May the blessed Apostles obtain for us a heart like theirs, wearied yet at peace, thanks to prayer.  Wearied, because constantly asking, knocking and interceding, weighed down by so many people and situations needing to be handed over to the Lord; yet also at peace, because the Holy Spirit brings consolation and strength when we pray.  How urgent it is for the Church to have teachers of prayer, but even more so for us to be men and women of prayer, whose entire life is prayer!

The Lord answers our prayers.  He is faithful to the love we have professed for him, and he stands beside us at times of trial.  He accompanied the journey of the Apostles, and he will do the same for you, dear brother Cardinals, gathered here in the charity of the Apostles who confessed their faith by the shedding of their blood.  He will remain close to you too, dear brother Archbishops who, in receiving the pallium, will be strengthened to spend your lives for the flock, imitating the Good Shepherd who bears you on his shoulders.  May the same Lord, who longs to see his flock gathered together, also bless and protect the Delegation of the Ecumenical Patriarchate, together with my dear brother Bartholomew, who has sent them here as a sign of our apostolic communion. 

(from Vatican Radio)

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Pope Francis: Allocution at Consistory for Creation of Cardinals

(Vatican Radio) Pope Francis delivered an allocution on Wednesday at the Ordinary Public Consistory for the Creation of New Cardinals in St. Peter’s Basilica in Rome. The prelates to be created Cardinals during the Consistory are: Jean Zerbo, Archbishop of Bamako, Mali; Juan José Omella, Archbishop of Barcelona, Spain; Anders Arborelius, Bishop of Stockholm, Sweden; Luis Marie-Ling Mangkhanekhoun, Apostolic Vicar of Paksé, Laos; Gregorio Rosa Chávez, Bishop of Mulli, Auxiliary of the Archdiocese of San Salvador, El Savador. Below, please find the full text of Pope Francis’ prepared remarks, in their official English translation…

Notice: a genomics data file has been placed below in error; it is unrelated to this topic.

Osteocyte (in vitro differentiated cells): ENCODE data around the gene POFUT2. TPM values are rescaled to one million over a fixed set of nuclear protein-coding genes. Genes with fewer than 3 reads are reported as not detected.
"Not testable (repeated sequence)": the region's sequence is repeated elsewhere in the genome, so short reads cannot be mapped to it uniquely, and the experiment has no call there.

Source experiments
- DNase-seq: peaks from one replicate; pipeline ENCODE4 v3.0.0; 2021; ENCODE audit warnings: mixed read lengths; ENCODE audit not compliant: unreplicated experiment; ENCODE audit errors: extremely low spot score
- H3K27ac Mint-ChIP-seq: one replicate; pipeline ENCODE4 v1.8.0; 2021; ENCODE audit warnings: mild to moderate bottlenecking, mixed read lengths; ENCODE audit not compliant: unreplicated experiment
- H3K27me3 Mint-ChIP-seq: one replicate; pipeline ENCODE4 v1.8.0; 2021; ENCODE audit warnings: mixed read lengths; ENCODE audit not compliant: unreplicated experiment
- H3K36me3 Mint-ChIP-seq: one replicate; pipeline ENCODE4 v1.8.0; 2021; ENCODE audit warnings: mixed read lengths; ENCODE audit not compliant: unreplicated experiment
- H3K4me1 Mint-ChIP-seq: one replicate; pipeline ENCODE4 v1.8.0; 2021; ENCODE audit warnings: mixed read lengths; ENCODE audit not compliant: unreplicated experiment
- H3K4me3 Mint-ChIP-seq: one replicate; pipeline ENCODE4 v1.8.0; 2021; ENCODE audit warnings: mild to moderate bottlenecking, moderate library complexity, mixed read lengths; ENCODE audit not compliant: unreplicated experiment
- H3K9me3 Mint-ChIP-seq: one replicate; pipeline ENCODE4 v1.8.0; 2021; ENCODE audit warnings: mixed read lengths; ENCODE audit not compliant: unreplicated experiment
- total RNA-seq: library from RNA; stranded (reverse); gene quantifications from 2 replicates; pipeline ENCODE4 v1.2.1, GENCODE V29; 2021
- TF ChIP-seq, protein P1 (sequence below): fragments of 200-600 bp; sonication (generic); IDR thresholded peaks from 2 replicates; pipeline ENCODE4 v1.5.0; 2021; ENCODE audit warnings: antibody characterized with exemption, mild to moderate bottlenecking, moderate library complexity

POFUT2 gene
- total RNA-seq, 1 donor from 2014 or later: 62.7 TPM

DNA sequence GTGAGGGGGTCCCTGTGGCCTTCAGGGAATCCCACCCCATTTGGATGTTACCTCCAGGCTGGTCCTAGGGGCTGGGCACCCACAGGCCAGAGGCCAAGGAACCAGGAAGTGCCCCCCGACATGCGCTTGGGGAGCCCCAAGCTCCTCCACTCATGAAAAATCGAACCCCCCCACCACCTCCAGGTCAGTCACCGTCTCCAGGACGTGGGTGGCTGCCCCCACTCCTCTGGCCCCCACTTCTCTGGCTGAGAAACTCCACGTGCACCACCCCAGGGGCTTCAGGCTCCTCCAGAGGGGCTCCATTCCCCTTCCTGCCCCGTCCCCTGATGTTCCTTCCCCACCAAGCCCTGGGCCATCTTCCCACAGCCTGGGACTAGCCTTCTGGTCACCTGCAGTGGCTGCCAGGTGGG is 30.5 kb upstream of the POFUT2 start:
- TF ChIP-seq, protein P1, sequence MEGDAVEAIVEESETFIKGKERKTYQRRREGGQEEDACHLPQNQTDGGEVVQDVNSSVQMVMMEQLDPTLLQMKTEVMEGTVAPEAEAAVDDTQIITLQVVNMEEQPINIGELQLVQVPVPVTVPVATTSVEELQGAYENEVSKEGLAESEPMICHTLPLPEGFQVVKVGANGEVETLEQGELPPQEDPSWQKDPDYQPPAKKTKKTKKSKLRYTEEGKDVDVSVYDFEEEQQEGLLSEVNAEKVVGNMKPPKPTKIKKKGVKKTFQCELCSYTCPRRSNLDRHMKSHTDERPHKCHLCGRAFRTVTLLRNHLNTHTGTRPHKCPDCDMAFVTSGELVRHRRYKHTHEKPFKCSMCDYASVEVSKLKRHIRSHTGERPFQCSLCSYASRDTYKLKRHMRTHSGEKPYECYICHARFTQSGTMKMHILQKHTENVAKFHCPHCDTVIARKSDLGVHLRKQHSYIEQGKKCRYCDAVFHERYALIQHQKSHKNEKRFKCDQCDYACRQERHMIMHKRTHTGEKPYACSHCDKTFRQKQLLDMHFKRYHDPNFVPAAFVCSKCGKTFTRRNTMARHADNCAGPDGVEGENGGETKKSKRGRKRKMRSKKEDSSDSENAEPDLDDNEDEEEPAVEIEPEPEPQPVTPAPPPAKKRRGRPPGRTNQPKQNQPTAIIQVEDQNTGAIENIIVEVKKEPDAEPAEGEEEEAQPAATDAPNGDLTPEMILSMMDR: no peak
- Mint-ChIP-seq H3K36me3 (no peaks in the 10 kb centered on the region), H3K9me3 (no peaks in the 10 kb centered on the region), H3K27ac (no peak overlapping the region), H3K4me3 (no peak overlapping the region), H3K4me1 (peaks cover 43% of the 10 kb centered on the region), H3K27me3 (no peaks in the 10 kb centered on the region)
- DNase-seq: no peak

******************************************

“Jesus was walking ahead of them”.  This is the picture that the Gospel we have just read (Mk 10:32-45) presents to us.  It serves as a backdrop to the act now taking place: this Consistory for the creation of new Cardinals.

Jesus walks resolutely towards Jerusalem.  He knows fully what awaits him there; on more than one occasion, he spoke of it to his disciples.  But there is a distance between the heart of Jesus and the hearts of the disciples, which only the Holy Spirit can bridge.  Jesus knows this, and so he is patient with them.  He speaks to them frankly and, above all, he goes before them.  He walks ahead of them.

Along the way, the disciples themselves are distracted by concerns that have nothing to do with the “direction” taken by Jesus, with his will, which is completely one with that of the Father”.  So it is that, as we heard, the two brothers James and John think of how great it would be to take their seats at the right and at the left of the King of Israel (cf. v. 37).  They are not facing reality!  They think they see, but they don’t.  They think they know, but they don’t.  They think they understand better than the others, but they don’t…

For the reality is completely different.  It is what Jesus sees and what directs his steps.  The reality is the cross.  It is the sin of the world that he came to take upon himself, and to uproot from the world of men and women.  It is the innocent who suffer and die as victims of war and terrorism; the forms of enslavement that continue to violate human dignity even in the age of human rights; the refugee camps which at times seem more like a hell than a purgatory; the systematic discarding of all that is no longer useful, people included.

This is what Jesus sees as he walks towards Jerusalem.  During his public ministry he made known the Father’s tender love by healing all who were oppressed by the evil one (cf. Acts 10:38).  Now he realizes that the moment has come to press on to the very end, to eliminate evil at its root.  And so, he walks resolutely towards the cross.

We too, brothers and sisters, are journeying with Jesus along this path.  I speak above all to you, dear new Cardinals.  Jesus “is walking ahead of you”, and he asks you to follow him resolutely on his way.  He calls you to look at reality, not to let yourselves be distracted by other interests or prospects.  He has not called you to become “princes” of the Church, to “sit at his right or at his left”.  He calls you to serve like him and with him.  To serve the Father and your brothers and sisters.  He calls you to face as he did the sin of the world and its effects on today’s humanity.  Follow him, and walk ahead of the holy people of God, with your gaze fixed on the Lord’s cross and resurrection.

And now, with faith and through the intercession of the Virgin Mother, let us ask the Holy Spirit to bridge every gap between our hearts and the heart of Christ, so that our lives may be completely at the service of God and all our brothers and sisters.

(from Vatican Radio)

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Pope Francis calls for new social contract for labour